Project may end up with more requirements than needed (gold-plating).


Potential for feature creep where more and more features are added to the system over the


course of development.


Potential for inconsistent designs within and across systems.


Potential for violation of programming standards related to inconsistent naming conventions and inconsistent documentation.


Difficulty with module reuse for future systems.


Potential for designed system to lack scalability.


Potential for lack of attention to later system administration needs built into system.


High cost of commitment on the part of key user personnel.


Formal reviews and audits are more difficult to implement than for a complete system.


Tendency for difficult problems to be pushed to the future to demonstrate early success to




Situations where most appropriate:


Project is of small-to-medium scale and of short duration (no more than 6 man-years of development effort).


Project scope is focused, such that the business objectives are well defined and narrow.


Application is highly interactive, has a clearly defined user group, and is not computationally complex.


Functionality of the system is clearly visible at the user interface.


Users possess detailed knowledge of the application area.


Senior management commitment exists to ensure end-user involvement.


Requirements of the system are unknown or uncertain.


It is not possible to define requirements accurately ahead of time because the situation is new or the system being employed is highly innovative.


Team members are skilled both socially and in terms of business.


Team composition is stable; continuity of core development team can be maintained.


Effective project control is definitely available.


Developers are skilled in the use of advanced tools.


Data for the project already exists (completely or in part), and the project largely comprises analysis or reporting of the data.


Technical architecture is clearly defined.



Key technical components are in place and tested.


Technical requirements (e.g., response times, throughput, database sizes, etc.) are reasonable and well within the capabilities of the technology being used. Targeted performance should be less than 70% of the published limits of the technology.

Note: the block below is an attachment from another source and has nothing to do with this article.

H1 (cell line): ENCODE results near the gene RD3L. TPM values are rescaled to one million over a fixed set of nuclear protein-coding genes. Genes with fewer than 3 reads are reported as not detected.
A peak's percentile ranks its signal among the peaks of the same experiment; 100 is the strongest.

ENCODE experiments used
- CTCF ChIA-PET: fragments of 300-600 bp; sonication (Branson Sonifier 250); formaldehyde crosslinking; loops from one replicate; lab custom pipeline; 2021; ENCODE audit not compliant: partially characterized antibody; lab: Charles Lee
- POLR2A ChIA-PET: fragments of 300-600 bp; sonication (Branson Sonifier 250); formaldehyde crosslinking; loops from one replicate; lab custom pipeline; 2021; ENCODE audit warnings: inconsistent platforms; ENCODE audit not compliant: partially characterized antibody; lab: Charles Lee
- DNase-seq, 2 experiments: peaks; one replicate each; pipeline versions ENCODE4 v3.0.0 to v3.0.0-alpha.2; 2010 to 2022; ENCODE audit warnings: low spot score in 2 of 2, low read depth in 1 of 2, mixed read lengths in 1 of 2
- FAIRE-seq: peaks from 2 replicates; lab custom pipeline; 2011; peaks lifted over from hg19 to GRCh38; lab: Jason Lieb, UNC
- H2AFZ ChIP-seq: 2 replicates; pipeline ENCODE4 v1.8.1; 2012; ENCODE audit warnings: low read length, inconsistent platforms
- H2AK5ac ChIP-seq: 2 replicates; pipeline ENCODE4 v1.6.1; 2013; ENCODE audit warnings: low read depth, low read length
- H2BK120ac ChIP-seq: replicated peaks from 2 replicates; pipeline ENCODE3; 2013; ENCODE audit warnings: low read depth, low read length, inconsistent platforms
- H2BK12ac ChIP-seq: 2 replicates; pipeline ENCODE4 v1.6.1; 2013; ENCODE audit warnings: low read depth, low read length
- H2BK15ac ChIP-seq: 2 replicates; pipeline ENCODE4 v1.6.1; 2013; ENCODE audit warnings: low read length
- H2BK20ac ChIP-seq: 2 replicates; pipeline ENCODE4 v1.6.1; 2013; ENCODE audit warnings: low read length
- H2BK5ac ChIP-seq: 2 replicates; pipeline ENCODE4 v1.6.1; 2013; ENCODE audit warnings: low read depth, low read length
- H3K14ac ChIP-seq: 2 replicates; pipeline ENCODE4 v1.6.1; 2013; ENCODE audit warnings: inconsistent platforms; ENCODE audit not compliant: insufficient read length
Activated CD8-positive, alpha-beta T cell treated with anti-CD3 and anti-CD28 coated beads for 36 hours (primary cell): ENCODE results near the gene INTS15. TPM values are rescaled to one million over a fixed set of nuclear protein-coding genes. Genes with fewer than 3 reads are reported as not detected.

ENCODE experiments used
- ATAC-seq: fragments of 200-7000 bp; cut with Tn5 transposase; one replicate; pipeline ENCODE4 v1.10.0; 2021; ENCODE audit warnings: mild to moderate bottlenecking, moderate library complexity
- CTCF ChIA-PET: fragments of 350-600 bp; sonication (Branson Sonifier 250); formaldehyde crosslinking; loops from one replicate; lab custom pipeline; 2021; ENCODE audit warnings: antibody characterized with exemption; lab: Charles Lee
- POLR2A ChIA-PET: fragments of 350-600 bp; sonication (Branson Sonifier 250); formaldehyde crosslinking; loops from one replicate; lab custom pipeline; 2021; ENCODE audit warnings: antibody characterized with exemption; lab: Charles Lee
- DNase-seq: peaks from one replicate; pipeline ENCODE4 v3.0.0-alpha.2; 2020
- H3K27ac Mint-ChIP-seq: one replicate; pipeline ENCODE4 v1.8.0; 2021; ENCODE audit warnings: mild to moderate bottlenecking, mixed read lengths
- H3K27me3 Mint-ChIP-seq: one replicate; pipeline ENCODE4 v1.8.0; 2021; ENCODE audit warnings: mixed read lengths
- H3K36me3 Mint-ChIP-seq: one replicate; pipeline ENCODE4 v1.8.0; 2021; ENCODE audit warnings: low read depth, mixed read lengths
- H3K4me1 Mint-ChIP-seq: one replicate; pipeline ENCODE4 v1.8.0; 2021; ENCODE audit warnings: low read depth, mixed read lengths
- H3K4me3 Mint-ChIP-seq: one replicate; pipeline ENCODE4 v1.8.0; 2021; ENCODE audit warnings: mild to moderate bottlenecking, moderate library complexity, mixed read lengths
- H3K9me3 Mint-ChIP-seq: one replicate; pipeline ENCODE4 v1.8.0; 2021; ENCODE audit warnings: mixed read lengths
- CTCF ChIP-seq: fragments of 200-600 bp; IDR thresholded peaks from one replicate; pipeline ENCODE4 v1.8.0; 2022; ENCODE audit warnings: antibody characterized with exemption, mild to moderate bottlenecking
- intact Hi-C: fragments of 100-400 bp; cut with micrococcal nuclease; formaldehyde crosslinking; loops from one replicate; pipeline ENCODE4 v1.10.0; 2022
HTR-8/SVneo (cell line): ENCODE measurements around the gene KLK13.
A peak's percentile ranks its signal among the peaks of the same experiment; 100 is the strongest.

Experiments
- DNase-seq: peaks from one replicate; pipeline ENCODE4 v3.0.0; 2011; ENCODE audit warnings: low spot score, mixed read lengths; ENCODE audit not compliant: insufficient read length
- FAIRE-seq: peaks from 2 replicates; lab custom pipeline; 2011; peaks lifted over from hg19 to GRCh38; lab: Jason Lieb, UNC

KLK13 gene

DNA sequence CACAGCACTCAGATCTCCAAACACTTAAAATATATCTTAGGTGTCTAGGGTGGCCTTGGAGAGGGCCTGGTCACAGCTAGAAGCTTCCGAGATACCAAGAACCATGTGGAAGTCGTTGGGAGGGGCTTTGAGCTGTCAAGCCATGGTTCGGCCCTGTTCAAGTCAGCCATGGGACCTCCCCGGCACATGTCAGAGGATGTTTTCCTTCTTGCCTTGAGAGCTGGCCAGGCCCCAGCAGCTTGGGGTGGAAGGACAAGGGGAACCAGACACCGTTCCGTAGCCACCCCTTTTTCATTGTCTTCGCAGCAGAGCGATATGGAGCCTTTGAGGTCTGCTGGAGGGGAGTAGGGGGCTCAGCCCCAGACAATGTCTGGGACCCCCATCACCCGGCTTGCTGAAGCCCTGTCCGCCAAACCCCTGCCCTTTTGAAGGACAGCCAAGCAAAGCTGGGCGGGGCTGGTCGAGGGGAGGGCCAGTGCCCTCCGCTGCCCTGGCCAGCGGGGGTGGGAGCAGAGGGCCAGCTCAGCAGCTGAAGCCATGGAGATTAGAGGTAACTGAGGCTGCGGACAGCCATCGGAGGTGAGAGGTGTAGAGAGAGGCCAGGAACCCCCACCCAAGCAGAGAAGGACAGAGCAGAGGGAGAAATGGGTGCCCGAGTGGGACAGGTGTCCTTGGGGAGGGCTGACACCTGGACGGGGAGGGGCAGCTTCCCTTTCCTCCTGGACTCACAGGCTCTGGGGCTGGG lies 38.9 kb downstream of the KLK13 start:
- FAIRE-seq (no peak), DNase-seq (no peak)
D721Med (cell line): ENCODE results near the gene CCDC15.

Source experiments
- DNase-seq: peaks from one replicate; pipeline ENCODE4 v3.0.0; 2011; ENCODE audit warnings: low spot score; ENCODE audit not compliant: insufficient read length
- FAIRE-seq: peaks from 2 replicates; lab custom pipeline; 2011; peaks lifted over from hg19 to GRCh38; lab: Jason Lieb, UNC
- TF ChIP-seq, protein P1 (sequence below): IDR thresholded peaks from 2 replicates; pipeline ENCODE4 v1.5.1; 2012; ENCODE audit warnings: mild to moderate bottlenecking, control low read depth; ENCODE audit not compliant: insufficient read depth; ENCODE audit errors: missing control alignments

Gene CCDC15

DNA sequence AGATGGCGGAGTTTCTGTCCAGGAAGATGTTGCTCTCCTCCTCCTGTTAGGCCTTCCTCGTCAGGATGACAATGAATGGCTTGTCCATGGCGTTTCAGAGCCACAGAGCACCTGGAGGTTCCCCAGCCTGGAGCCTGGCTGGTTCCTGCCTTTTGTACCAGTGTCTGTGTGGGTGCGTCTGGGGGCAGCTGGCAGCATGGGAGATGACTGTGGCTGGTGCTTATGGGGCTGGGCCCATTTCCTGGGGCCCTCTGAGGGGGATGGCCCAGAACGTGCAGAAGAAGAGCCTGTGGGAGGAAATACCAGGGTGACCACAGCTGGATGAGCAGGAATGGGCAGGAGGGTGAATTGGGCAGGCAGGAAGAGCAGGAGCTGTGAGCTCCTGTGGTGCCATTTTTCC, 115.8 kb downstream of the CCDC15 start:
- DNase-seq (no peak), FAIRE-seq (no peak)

Development team is empowered to make design decisions on a day-to-day basis without the


need for consultation with their superiors, and decisions can be made by a small number of people who are available and preferably co-located.


Situations where least appropriate:


Very large, infrastructure projects; particularly large, distributed information systems such as corporate-wide databases.


Real-time or safety-critical systems.


Computationally complex systems, where complex and voluminous data must be analyzed, designed, and created within the scope of the project.


Project scope is broad and the business objectives are obscure.


Applications in which the functional requirements have to be fully specified before any programs are written.


Many people must be involved in the decisions on the project, and the decision makers are not available on a timely basis or they are geographically dispersed.


The project team is large or there are multiple teams whose work needs to be coordinated.


When user resource and/or commitment is lacking.


There is no project champion at the required level to make things happen.


Many new technologies are to be introduced within the scope of the project, or the technical architecture is unclear and much of the technology will be used for the first time within the project.


5 Functional Information System (FIS)


Supports a functional area by increasing its internal effectiveness and efficiency. Typically found for:


       Finance (FIN): provide internal and external professional access to stock, investment and capital spending information.


       Accounting (ACC): similar to financial MIS more related to invoicing, payroll, receivables.


       Marketing (MKT): pricing, distribution, promotional, and information by customer and salesperson.


       Operations (OPS): regular reports on production, yield, quality, inventory levels. These systems typically deal with manufacturing, sourcing, and supply chain management.


       Human Resources Management (HR): employees, benefits, hiring‘s, etc.


A summary of capabilities of a FIS are organized by functional area in the following chart:


From the pyramid Each vertical section represents a functional area of the organization, and thus a vertical view can be compared to a functional view of the organization


Information systems can be designed to support the functional areas or traditional departments



such as, accounting, finance, marketing, human resources, and manufacturing, of an organization


            Such systems are classified as ‗functional information systems‘. Functional information systems typically follow the organizational structure


            Functional information systems are typically focused on increasing the efficiency of a particular department or a functional area.


            One disadvantage of functional systems is that although they may support a particular functional area effectively, they may be incompatible to each other (NO interaction between internal systems).


            Such systems, rather than aiding organizational performance will act as inhibitors to an organization's development and change.


            Organizations have realized that in order to be agile and efficient they need to focus on organizational processes


            A process may involve more than one functional area.


            Some Information Systems are cross-functional


            Example: A TPS can affect several different business areas: Accounting, Human Resources, Production, etc.


            Some Information Systems concentrate on one particular business area (Accounting for example)


            These systems are:


            Marketing Systems


            Manufacturing Systems


            Human Resource Systems


            Accounting Systems


            Financial Management Systems